I was driving home late one afternoon last week after picking up some takeout for my husband and myself.
I was thinking about what I should write for my New Year's column. I thought I could write the usual stereotypical stuff about New Year's resolutions and what we should or shouldn’t do in 2020.
However, as I looked up at the beautiful sight of a brilliant blue sky with a few clouds, and as the sun shone brightly over the treetops as it was setting, it got me thinking.
I looked at a tree and the sun was shining on it at such an angle that it almost looked different. It was as though the sun gave the tree a different look and for me, a different perspective.
It was then that I thought to myself there’s the theme for my New Year's column – welcoming a new year with a different, albeit new, perspective.
As the new year begins, instead of focusing on resolutions and things we should or shouldn’t do in 2020, why not consider our daily lives from a different perspective.
I am reminded of one of the last emails I received from a mentor of mine, award-winning journalist and writer Jim Reed, before he passed away in 2011. He worked for both CBC and CTV and was also an accomplished freelancer who covered events around the world.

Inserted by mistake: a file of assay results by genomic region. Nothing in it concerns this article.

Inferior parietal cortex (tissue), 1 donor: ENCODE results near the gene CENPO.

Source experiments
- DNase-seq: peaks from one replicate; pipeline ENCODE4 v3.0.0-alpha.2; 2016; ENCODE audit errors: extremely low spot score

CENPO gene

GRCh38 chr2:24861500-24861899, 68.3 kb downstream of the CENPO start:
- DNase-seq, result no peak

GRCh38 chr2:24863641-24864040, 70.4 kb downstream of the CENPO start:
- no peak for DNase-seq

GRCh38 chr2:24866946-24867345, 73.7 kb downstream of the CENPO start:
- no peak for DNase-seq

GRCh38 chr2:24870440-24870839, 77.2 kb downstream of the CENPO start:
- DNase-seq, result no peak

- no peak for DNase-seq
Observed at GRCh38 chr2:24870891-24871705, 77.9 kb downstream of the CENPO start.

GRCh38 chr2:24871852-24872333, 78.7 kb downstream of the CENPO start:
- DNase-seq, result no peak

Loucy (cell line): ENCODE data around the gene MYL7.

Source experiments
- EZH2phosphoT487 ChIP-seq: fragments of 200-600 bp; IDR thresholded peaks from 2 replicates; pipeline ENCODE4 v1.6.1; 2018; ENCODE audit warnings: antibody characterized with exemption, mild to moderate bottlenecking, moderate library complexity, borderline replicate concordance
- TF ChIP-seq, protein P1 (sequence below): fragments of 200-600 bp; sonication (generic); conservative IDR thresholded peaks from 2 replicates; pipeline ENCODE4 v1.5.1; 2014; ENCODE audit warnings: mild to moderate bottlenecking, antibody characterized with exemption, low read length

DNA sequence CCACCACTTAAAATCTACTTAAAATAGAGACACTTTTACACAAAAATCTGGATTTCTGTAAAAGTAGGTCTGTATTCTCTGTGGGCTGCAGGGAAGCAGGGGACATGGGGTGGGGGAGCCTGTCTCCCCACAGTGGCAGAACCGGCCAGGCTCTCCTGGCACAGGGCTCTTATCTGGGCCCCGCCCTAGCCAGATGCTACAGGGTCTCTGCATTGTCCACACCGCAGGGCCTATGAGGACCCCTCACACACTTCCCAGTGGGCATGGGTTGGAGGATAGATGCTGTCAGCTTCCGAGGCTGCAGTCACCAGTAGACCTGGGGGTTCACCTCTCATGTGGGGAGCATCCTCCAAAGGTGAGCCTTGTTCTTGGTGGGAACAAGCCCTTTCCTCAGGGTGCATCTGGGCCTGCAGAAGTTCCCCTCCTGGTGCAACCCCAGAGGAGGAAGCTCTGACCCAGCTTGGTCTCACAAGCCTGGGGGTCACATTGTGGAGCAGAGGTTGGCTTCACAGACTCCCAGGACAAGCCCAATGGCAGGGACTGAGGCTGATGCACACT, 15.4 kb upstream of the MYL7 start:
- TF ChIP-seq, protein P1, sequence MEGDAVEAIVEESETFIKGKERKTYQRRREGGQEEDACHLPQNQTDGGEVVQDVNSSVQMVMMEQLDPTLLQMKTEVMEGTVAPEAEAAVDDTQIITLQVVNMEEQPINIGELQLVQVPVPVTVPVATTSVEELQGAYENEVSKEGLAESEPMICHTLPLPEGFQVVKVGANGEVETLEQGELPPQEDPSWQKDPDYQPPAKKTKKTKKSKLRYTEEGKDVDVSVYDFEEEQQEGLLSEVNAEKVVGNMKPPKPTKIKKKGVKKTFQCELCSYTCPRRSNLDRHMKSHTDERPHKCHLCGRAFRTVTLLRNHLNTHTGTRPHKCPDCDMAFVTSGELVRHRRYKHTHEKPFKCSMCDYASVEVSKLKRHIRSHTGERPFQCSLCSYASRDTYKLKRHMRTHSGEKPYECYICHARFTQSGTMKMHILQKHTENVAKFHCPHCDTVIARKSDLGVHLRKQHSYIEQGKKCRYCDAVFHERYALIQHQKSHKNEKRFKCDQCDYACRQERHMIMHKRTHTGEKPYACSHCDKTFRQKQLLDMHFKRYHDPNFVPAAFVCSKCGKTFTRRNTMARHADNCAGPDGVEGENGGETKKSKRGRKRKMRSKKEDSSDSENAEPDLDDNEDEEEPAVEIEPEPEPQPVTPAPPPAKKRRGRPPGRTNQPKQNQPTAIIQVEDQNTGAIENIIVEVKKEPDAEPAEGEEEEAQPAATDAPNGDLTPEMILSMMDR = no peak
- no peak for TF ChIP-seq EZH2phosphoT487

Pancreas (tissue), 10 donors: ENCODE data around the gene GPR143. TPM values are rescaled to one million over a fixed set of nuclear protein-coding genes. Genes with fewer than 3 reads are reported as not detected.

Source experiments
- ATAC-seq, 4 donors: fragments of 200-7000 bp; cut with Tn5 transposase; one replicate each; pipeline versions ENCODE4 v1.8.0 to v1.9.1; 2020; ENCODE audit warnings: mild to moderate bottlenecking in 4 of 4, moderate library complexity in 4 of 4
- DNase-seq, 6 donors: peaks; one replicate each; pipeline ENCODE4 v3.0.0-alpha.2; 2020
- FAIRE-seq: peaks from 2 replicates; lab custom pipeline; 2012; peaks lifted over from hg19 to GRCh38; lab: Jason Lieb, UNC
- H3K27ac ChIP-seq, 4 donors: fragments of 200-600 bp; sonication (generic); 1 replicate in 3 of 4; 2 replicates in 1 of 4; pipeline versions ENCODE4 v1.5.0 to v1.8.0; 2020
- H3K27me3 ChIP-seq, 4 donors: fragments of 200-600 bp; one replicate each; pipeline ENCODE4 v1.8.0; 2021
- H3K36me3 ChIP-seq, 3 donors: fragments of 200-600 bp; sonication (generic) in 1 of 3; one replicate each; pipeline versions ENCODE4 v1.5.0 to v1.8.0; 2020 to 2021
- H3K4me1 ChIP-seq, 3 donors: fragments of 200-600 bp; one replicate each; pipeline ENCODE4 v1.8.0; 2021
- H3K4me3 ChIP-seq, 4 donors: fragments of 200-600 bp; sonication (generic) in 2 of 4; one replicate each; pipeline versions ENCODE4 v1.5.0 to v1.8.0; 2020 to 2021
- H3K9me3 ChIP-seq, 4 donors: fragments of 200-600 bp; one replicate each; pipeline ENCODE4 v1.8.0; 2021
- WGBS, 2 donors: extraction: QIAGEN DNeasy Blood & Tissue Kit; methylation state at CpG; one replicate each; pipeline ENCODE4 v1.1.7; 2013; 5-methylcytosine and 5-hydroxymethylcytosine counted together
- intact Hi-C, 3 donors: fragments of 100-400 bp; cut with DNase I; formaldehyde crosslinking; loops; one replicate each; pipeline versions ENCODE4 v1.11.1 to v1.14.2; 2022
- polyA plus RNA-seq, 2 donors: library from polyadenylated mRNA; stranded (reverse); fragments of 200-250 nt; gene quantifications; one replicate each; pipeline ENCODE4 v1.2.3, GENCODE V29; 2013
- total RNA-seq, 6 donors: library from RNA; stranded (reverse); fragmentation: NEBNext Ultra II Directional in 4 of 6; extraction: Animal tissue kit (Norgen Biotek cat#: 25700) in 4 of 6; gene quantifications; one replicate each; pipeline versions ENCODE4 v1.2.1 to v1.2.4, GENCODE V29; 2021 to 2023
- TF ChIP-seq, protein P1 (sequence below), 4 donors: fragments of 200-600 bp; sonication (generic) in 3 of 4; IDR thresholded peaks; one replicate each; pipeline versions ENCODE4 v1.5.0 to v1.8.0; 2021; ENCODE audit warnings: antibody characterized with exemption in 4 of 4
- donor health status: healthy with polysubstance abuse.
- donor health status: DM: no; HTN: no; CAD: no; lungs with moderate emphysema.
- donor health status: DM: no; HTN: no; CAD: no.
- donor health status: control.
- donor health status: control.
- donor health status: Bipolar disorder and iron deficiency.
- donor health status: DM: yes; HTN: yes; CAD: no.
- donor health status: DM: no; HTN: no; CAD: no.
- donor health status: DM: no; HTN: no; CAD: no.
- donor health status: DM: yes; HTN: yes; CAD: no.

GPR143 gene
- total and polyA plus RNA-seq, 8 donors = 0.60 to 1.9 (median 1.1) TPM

I was working on something and asked him for his opinion on how to make the world a better place. His reply surprised me, but it was right on the mark. He said in order to make the world a better place, we have to see it from other people’s eyes – from a different perspective.
He noted the importance of putting ourselves in other people’s shoes and not only looking at life from that perspective, but also making decisions and choices from that same spot. This, I thought, would change the way people live, the way they treat others, and even on a national and global scale, the way our provinces and our country interact with each other and with other nations.
So as 2020 begins, let us put aside the often forgotten resolutions and instead embrace the new year for the opportunity it brings to not only see, but live out our choices, our challenges and our lives from a different perspective.
Kristine Jean is the reporter for the Innisfail Province.